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Lessons from NY Domestic Workers Bill of Rights Victory

One of the most exciting grassroots victories of 2010 was the passage of the New York Domestic Workers Bill of Rights.  Domestic Workers United put in six long years of hard organizing to pass this historic legislation, and they learned many deep political lessons along the way.  In October of 2010, the Inter-Alliance Dialogue sponsored a learning call so that the staff and members of grassroots social justice organizations from around the country could learn from this inspiring campaign.  The Inter-Alliance Dialogue is a network of national alliances that bring together community and labor-based membership organizations working on social justice issues, including: Grassroots Global Justice, Jobs with Justice, the National Day Laborers Organizing Network, The Right to the City Alliance, the National Domestic Workers Alliance and the Pushback Network.  On the call staff, members and allies of Domestic Workers United shared their reflections about the significance of this victory and the lessons that other organizers could draw from their experiences.  Speakers included: Ai-jen Poo (Director of the National Domestic Workers Alliance), Priscilla Gonzales (director of Domestic Workers United), Joycelyn Gill-Campbell (Lead Organizer at Domestic Workers United), Deloris Wright (leading member of Domestic Workers United) and Saket Soni (Director of the New Orleans Center for Racial Justice).

Ai-jen: Thank you everyone for getting on the call today. It’s an honor for the domestic workers’ movement to share with you about the ins and outs of this six year-long journey to win the Domestic Worker Bill of Rights in New York, to discuss the implications of this victory for our movement and to talk about some of the enormous challenges and opportunities that are ahead of us in this moment.  It’s really important that we have these kinds of conversations as a movement to share lessons and to figure out how we connect our struggles more to strengthen all of our work. So thank you for the opportunity.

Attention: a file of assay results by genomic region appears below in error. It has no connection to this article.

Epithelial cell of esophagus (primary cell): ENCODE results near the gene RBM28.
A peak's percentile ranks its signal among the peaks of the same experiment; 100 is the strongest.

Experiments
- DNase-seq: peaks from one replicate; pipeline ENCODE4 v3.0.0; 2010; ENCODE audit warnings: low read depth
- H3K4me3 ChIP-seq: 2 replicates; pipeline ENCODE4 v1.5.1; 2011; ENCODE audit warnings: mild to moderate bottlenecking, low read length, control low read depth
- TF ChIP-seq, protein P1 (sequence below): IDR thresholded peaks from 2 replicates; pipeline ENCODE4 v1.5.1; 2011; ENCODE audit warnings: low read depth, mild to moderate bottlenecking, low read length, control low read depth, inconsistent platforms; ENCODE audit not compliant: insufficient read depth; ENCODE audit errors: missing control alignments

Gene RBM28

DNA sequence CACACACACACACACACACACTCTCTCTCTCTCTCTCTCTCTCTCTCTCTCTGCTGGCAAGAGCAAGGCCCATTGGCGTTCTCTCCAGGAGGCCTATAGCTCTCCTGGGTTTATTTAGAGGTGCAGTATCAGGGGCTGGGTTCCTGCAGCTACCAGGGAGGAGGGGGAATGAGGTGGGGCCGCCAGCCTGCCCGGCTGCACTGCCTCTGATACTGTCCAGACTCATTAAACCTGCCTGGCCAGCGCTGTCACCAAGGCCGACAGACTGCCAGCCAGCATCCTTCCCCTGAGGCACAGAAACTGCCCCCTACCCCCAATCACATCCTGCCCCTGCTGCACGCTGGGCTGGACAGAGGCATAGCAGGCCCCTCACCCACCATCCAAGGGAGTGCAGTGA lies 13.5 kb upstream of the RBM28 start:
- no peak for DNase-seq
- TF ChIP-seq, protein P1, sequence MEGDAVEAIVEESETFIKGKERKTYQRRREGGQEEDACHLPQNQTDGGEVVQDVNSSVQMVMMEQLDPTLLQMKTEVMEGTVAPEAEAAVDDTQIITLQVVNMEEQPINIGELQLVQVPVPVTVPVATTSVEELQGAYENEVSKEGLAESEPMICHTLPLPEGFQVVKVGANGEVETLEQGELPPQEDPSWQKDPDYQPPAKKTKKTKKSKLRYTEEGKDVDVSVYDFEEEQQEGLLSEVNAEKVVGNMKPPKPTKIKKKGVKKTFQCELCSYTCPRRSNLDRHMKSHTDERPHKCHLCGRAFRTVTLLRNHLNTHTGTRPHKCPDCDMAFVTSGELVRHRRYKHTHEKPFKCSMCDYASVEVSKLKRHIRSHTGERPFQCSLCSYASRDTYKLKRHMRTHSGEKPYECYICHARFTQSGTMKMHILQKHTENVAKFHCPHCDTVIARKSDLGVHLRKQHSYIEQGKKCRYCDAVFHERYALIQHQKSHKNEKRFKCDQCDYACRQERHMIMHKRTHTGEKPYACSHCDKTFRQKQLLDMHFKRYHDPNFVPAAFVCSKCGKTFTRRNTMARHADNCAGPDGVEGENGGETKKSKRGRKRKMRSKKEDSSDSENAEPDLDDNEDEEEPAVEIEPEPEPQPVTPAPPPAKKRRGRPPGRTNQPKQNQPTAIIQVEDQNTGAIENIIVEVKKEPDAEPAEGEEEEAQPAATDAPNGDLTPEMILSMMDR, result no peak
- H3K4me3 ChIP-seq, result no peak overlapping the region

Most of you know that domestic workers are a large workforce that has largely been invisible. In fact, in this country, there are 2.5 million domestic workers doing the work that we call “the work that makes all other work possible.” Throughout the history of this country, domestic workers have been excluded from key labor laws and protections even though they help to grow the economy. Over the course of history, we have seen that as economic inequality grows, so does the domestic work workforce.  So this industry is going to continue to grow throughout the course of the economic crisis.

Domestic workers have always been organizing throughout the history of this country.  Our most recent round of organizing started about 15 years ago as a part of the workers center movement and the community-based immigrant rights movement. Over the course of the last fifteen years, you’ve started to see more and more domestic workers coming together, standing up for their rights, breaking out of the isolation of their workplaces, speaking out against abuse and injustice. Over the course of the last 15 years, most of the work of organizing domestic workers has been very slow and incremental. Worker by worker, meeting by meeting, training by training, case by case, this movement has been building.  What we’re seeing now is a real growth spurt in the organizing. When I first started organizing domestic workers in 1998, there were only four groups that were organizing domestic workers.  Today, there are 33 organizations in 17 cities and 11 states that are organizing domestic workers.  And they’re doing it together in concert and in coordination, strategically building through the National Domestic Workers Alliance. This campaign to win the Domestic Worker Bill of Rights in New York is, in many ways, a flagship campaign for our movement.  It’s a reflection of how far we’ve come and how much we’ve grown, and it’s a reflection of the potential of what’s to come.